Oath repealed in North Saanich

Council voted to repeal oath during Oct. 1 meeting

Citing a duplication of confidentiality rules between the District of North Saanich community charter and its council oath of office bylaw, council voted to repeal that oath on Oct. 1.

The vote effectively returns council to its previous oath of office, one that did not make as strong a point on the confidentiality rules.

Brought into effect in 2010, an oath of office bylaw update by the council of the day included a confidential information stipulation. It, in effect, mirrored Section 117 of the charter, which lays out the rules of confidential information handled by the municipality, and the ramifications for members of council.

Mayor Alice Finall says the 2010 bylaw alerts councillors, new and old, and the public about issues of confidentiality on council.

“Not only is there that civil responsibility, but under the the Freedom of Information (and Protection of Privacy) Act, there is a criminal aspect,” she said, noting a breach of said act can bring legal action against a municipality or a councillor.

Councillor Celia Stock agreed confidentiality is a good thing to emphasize and noted councillor Dunstan Browne had said in his proposal to repeal the 2010 oath bylaw, that it was a duplication of the charter and  not needed.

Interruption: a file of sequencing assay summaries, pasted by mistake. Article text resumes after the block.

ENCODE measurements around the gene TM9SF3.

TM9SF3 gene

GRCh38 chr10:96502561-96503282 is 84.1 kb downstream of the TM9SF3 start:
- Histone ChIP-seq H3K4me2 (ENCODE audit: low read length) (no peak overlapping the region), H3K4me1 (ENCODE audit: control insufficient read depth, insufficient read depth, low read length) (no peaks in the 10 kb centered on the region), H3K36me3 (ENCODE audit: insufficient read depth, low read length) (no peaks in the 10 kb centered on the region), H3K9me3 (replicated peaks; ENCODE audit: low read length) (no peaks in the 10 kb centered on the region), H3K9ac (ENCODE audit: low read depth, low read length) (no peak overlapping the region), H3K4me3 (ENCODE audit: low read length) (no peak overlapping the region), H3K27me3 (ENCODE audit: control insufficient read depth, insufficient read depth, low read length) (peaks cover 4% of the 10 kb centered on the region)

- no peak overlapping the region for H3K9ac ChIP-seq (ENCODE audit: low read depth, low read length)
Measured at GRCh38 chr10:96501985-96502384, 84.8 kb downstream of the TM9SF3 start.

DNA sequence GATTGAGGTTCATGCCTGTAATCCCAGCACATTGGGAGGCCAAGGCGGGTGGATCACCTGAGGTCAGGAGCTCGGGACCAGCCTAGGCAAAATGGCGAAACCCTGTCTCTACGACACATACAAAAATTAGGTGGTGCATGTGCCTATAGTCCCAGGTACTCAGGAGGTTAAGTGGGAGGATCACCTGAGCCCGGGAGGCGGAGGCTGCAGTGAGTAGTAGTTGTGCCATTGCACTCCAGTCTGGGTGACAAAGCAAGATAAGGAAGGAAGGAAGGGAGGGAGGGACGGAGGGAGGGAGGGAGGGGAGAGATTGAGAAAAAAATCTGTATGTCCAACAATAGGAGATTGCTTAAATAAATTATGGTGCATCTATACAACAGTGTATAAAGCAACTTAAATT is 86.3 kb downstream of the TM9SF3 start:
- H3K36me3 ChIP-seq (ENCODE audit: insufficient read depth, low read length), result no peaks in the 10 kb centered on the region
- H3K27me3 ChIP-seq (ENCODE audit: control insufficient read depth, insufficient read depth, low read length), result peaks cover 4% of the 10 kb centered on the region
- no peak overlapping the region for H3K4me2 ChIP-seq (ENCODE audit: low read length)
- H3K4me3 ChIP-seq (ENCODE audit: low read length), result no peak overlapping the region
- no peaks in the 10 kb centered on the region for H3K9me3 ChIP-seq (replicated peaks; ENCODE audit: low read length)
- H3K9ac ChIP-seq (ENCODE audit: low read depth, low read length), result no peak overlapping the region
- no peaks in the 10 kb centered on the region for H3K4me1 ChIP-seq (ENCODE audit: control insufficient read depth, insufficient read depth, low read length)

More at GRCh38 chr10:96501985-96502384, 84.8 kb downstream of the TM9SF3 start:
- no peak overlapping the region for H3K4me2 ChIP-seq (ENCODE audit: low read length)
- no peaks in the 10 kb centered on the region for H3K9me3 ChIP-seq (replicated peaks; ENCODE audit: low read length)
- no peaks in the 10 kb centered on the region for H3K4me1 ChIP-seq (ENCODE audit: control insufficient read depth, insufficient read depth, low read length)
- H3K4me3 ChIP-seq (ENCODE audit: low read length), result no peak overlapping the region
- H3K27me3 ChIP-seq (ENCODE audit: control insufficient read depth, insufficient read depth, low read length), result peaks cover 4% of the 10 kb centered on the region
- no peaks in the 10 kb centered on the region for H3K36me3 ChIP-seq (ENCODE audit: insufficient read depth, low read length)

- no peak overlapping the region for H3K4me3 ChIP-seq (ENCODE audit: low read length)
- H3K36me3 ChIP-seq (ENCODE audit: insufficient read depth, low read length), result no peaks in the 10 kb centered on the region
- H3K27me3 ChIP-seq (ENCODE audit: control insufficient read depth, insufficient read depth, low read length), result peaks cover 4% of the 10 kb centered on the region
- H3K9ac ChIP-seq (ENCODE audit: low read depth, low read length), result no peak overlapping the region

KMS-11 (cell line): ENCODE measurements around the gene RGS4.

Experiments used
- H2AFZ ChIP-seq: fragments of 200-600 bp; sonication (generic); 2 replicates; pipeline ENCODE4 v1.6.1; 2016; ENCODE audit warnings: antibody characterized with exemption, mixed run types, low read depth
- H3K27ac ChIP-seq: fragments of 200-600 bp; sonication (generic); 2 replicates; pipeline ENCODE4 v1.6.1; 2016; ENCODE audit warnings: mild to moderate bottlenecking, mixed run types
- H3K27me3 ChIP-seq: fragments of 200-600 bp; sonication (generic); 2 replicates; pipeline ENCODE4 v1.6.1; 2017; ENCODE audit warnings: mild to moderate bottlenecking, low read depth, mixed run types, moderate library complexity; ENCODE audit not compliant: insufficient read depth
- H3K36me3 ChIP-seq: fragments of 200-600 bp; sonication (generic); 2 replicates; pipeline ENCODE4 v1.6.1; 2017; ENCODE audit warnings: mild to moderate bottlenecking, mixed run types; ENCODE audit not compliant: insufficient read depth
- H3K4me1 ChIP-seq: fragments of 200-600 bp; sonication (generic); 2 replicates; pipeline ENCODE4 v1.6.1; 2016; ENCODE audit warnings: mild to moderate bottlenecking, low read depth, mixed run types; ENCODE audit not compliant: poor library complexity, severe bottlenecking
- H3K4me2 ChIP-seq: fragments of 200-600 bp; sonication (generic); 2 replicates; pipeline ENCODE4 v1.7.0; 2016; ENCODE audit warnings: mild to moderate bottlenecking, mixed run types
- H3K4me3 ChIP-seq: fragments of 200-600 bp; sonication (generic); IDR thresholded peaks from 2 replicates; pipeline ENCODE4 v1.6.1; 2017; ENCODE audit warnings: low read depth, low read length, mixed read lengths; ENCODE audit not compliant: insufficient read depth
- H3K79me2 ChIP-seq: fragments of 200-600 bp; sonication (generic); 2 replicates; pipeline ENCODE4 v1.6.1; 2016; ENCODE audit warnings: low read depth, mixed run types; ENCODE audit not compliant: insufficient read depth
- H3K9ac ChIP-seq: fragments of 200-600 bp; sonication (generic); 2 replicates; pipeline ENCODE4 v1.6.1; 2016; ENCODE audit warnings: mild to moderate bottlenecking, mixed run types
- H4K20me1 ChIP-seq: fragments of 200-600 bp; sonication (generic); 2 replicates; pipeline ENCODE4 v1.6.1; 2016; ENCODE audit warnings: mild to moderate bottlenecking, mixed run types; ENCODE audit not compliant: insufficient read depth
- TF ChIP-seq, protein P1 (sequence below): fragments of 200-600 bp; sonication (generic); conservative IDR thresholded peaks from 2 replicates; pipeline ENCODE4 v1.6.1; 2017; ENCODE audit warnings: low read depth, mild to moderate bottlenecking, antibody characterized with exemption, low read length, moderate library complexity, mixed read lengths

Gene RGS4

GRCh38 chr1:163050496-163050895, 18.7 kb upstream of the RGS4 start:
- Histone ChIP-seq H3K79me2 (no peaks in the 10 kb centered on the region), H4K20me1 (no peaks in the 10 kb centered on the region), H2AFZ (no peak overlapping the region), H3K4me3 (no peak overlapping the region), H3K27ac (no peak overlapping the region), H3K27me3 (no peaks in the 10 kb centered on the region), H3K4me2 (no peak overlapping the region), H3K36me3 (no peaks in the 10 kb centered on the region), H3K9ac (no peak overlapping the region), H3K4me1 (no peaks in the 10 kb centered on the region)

Stock said it was important to her to ensure the rule was made doubly-clear, by means of the oath of office.

A 4-3 vote ended the discussion and the 2010 oath of office bylaw was repealed.

The contentious oath:

“As required by Section 117 of the Community Charter, unless specifically authorized otherwise by Council, I will keep in confidence any record held in confidence by the municipality until that record is released to the public as lawfully authorized or required, and I will keep in confidence any information considered in any part of a Council or Committee meeting that was lawfully closed to the public, until the Council or Committee discusses the information at a meeting that is open to the public or releases the information to the public, and l recognize that I may be held liable if I contravene my duty to respect confidentiality.”